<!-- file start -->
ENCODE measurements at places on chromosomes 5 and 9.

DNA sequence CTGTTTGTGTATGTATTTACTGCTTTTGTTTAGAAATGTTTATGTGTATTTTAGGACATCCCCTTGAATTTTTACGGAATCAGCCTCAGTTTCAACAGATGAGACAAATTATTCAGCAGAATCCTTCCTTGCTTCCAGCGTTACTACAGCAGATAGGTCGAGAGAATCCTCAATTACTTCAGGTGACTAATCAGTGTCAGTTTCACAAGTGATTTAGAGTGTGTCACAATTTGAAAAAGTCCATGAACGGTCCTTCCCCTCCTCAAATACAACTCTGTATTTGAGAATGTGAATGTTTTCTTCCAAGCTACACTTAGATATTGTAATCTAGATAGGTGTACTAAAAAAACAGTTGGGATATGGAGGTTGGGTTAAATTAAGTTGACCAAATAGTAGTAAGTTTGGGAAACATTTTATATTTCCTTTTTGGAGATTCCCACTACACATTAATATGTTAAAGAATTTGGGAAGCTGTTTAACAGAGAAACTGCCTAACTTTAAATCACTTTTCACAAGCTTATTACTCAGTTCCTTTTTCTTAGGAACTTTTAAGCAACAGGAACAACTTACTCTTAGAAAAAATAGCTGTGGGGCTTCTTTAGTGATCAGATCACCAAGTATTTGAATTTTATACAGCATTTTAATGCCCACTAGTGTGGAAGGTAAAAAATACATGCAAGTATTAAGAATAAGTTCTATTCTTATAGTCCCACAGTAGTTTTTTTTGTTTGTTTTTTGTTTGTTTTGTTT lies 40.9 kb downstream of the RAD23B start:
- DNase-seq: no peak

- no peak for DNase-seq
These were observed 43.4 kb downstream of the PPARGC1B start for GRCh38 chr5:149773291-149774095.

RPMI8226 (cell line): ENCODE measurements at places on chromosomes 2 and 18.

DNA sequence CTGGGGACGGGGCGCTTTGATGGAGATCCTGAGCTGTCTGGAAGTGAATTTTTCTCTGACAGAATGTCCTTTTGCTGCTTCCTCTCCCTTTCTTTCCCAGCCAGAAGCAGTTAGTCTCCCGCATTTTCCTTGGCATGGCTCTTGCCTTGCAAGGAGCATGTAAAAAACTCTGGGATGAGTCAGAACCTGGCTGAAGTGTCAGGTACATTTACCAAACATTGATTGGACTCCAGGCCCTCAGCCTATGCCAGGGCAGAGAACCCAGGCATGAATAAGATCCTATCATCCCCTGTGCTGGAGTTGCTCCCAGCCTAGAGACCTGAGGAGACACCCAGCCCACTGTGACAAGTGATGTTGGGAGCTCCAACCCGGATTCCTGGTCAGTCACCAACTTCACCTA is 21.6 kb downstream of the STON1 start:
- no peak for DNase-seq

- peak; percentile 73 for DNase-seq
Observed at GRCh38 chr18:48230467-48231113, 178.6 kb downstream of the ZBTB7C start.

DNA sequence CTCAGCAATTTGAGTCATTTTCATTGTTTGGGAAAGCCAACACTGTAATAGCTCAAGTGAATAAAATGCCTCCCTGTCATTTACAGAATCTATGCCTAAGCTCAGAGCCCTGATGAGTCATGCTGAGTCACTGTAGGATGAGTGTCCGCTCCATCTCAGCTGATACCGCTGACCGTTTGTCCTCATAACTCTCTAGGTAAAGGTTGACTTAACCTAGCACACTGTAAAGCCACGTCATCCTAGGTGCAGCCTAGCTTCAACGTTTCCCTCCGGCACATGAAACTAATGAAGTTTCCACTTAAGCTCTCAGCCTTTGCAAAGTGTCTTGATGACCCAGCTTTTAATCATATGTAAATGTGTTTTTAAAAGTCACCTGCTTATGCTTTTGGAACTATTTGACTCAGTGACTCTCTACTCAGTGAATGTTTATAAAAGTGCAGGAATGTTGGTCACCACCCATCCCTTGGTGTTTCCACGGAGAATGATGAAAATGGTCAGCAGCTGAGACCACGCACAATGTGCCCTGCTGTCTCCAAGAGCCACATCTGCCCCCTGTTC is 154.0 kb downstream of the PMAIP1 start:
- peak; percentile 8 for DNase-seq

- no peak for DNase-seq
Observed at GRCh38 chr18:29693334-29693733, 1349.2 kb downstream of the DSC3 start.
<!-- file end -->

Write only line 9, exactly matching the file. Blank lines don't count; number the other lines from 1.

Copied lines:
- peak; percentile 73 for DNase-seq